NCI Investigator on the Results of a Study Exploring Sex Bias Related to TMB as a Biomarker of PD-1 Inhibitors

CancerNetwork® spoke with Sanju Sinha of the National Cancer Institute about the resulting data from his research into sex differences associated with using tumor mutational burden to predict response to PD-1 inhibition.

CancerNetwork® sat down with Sanju Sinha, a PhD candidate who works with computational biologist Eytan Ruppin, MD, PhD, at the National Cancer Institute, to discuss an abstract presented at the recent American Association for Cancer Research (AACR) Annual Meeting 2021 on tumor mutational burden (TMB) as a biomarker for PD-1 inhibition. He and his team determined that in certain tumor types, the effect of TMB on therapy response varied between genders.


There are primarily 3 takeaways from our study, and it is important to note them in order. We first observed that, in melanoma, there is a marked difference between the survival between these 2 groups of low versus high TMB in males versus females. Specifically, TMB is able to stratify the responders in female patients but not able to stratify these responders in male patients. This is the first record.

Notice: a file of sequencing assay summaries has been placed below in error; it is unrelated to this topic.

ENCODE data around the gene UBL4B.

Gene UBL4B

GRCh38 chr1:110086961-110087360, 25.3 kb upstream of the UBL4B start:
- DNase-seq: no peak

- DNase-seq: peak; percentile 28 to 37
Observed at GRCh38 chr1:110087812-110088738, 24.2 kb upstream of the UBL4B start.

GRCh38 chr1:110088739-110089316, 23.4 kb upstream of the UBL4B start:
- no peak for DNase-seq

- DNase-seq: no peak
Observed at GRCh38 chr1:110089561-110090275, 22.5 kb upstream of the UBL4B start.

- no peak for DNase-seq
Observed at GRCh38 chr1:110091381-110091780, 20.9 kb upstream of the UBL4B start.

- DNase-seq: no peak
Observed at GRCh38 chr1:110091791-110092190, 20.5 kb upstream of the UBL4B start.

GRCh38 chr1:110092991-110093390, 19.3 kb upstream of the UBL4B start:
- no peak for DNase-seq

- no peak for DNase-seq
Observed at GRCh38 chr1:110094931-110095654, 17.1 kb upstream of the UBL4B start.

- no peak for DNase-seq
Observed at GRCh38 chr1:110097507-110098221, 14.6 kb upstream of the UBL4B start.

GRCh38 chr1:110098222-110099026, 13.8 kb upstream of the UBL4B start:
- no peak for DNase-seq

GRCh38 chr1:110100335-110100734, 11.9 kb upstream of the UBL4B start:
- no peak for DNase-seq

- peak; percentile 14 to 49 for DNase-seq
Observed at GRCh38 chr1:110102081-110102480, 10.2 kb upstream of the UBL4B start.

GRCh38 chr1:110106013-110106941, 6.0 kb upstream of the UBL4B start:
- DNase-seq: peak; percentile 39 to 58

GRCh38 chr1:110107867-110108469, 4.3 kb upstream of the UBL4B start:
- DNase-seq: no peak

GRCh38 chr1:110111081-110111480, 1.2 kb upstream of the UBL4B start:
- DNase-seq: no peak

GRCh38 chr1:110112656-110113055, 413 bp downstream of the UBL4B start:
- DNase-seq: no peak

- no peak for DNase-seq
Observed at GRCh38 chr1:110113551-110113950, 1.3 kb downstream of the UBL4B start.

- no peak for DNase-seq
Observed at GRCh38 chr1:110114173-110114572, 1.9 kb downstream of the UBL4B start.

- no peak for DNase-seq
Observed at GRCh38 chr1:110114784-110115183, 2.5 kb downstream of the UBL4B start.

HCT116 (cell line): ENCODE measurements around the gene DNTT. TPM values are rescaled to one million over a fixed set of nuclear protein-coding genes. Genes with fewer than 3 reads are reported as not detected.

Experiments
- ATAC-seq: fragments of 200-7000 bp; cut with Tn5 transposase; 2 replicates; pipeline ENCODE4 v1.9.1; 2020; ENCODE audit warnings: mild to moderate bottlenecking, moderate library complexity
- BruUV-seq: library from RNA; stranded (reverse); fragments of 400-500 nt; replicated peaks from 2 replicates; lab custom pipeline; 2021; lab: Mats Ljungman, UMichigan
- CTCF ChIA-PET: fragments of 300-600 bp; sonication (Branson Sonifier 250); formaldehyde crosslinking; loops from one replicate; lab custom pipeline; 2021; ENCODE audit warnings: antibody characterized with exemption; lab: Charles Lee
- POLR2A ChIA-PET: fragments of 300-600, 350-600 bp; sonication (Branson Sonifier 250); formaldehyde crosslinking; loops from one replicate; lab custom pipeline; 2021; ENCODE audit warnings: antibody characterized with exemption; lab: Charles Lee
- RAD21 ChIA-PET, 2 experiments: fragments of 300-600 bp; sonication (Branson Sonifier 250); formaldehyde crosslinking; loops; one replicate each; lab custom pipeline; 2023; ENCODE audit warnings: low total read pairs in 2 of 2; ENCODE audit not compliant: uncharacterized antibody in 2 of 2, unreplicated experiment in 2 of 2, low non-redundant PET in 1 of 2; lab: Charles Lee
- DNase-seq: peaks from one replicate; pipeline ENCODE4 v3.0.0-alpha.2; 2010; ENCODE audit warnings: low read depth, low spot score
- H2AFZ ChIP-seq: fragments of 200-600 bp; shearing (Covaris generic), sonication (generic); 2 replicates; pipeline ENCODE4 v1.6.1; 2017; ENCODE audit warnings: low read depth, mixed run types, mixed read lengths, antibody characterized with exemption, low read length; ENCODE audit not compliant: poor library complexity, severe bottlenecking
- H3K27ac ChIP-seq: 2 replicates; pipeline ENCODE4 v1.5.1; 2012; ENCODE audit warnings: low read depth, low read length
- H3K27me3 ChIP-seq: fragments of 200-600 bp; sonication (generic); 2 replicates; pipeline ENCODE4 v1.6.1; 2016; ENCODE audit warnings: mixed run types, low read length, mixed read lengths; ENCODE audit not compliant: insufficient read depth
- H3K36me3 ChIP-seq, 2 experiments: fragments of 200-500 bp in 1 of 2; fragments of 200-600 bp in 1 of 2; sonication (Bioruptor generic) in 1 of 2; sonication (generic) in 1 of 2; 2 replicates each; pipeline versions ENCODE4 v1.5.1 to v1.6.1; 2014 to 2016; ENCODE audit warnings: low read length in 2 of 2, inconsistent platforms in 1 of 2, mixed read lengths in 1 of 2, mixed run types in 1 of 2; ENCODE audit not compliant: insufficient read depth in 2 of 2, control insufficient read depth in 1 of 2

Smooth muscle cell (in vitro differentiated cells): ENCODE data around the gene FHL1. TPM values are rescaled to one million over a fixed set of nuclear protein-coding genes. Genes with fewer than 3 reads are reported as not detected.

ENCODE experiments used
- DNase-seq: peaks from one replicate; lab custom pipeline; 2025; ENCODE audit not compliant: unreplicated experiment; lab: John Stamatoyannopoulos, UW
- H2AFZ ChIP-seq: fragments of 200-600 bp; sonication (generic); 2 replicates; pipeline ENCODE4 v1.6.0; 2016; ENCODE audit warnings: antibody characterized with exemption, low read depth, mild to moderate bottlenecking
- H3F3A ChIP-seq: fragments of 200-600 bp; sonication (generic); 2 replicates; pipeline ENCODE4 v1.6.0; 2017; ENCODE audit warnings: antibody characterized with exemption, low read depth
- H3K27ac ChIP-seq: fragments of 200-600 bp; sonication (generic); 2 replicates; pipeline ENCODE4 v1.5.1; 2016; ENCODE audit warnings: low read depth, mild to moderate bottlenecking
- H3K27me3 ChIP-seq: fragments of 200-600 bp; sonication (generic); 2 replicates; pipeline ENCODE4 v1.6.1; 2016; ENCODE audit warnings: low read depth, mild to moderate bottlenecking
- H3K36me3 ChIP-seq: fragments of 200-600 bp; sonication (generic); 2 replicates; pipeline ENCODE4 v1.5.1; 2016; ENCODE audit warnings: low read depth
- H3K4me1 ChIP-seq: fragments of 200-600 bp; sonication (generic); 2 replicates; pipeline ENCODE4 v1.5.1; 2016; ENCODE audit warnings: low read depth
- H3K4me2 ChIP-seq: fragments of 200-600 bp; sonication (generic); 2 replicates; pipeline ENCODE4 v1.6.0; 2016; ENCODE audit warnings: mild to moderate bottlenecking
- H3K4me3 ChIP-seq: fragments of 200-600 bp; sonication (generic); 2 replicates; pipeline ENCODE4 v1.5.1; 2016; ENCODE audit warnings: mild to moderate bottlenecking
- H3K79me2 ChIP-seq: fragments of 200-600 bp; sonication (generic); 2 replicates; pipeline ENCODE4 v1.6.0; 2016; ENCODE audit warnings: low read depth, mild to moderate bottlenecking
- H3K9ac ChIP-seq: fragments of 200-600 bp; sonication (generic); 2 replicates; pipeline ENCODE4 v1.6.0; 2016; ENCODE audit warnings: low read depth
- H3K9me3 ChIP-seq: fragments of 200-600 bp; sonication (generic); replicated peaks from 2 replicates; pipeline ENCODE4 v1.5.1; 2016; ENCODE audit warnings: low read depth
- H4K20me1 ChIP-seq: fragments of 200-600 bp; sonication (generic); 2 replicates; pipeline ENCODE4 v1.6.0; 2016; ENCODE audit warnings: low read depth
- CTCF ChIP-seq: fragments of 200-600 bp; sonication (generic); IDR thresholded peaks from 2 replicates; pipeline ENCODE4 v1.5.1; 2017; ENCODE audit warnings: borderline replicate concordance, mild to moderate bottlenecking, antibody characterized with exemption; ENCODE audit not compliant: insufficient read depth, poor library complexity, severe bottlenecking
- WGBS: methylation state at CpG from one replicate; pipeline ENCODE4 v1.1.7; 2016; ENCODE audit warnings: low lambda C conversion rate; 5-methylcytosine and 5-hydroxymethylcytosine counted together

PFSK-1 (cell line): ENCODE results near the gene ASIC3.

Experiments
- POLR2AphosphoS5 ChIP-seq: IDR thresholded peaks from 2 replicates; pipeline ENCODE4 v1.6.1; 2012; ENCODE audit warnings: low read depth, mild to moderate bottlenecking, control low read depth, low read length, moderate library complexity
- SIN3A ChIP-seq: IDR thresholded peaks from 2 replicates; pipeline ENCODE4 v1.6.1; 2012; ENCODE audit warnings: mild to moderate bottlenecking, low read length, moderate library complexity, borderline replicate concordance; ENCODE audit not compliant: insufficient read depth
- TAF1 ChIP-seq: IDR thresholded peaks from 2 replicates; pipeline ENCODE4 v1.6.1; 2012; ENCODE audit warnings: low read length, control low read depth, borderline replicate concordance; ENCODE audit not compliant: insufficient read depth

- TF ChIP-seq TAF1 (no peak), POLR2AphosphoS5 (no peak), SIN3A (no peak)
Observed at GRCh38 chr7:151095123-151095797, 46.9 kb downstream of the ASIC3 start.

The second takeaway is that we found no such differences in lung cancer, even though we had quite a large [number of patients with lung cancer]. The third takeaway is that we, indeed, found such differences, then we extended analysis to [seven] different cancer types. And these differences, very specifically, are present in 2 cancer types, glioblastoma and cancer of unknown origin. However, we must note that these differences [were recorded with an] effect size that is not significant. We do need to still repeat this analysis. We are actually encouraging other researchers to repeat this analysis in different large, independent cohorts.


Sinha N, Sinha S, Cheng K, et al. The recently approved high-TMB criteria may introduce a sex bias in response to PD1 inhibitors. Presented at: AACR Annual Meeting 2021; April 10-15, 2021; virtual. Abstract 29.